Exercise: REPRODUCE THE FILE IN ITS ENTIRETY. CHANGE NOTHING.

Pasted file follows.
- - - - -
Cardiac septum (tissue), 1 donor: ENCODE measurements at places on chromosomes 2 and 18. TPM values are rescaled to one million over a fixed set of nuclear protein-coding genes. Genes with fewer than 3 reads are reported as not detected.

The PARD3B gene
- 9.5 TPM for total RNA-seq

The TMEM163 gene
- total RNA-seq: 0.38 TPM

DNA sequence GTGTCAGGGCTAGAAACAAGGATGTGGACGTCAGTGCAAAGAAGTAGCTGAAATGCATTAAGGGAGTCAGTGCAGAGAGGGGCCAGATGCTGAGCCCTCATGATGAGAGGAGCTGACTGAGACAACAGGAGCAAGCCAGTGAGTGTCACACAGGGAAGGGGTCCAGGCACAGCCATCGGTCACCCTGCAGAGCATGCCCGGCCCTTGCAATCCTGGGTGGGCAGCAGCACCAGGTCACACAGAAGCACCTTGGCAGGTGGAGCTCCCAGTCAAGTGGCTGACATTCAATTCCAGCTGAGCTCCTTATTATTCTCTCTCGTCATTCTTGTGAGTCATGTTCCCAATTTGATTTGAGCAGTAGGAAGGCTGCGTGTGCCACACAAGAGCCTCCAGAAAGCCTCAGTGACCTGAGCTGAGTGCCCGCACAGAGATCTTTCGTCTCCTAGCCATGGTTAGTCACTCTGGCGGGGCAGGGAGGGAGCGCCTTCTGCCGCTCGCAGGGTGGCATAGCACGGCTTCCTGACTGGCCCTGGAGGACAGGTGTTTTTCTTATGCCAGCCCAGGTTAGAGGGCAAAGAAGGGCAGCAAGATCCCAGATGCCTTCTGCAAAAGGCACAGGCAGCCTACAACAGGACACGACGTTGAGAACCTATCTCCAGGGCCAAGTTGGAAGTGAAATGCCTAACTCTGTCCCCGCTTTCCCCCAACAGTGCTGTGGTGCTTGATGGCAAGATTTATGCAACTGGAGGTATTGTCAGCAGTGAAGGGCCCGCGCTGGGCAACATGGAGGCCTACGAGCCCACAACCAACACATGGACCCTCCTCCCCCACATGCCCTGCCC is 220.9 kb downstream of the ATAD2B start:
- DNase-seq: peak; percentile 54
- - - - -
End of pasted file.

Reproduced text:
Cardiac septum (tissue), 1 donor: ENCODE measurements at places on chromosomes 2 and 18. TPM values are rescaled to one million over a fixed set of nuclear protein-coding genes. Genes with fewer than 3 reads are reported as not detected.

The PARD3B gene
- 9.5 TPM for total RNA-seq

The TMEM163 gene
- total RNA-seq: 0.38 TPM

DNA sequence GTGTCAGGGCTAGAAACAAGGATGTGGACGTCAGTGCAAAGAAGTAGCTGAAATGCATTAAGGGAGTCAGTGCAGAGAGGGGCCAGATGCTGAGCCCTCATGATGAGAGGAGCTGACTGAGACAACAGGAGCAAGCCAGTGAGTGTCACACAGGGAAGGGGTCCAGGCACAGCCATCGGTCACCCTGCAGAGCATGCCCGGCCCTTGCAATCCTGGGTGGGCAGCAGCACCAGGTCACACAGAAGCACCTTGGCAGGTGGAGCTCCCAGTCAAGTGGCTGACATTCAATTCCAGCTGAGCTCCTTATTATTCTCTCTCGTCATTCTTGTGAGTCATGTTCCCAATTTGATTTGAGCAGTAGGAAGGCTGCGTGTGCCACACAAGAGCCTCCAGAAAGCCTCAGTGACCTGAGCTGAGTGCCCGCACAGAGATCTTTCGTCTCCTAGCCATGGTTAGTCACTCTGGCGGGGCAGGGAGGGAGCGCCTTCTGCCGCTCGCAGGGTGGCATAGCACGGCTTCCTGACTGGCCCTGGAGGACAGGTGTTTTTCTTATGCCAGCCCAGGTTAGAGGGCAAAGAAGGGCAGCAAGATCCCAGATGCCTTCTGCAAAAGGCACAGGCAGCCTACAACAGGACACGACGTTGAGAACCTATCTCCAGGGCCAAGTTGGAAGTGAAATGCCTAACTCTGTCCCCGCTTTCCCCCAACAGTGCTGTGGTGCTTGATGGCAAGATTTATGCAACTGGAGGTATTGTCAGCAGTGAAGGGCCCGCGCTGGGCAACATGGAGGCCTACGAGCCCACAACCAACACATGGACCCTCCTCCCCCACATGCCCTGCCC is 220.9 kb downstream of the ATAD2B start:
- DNase-seq: peak; percentile 54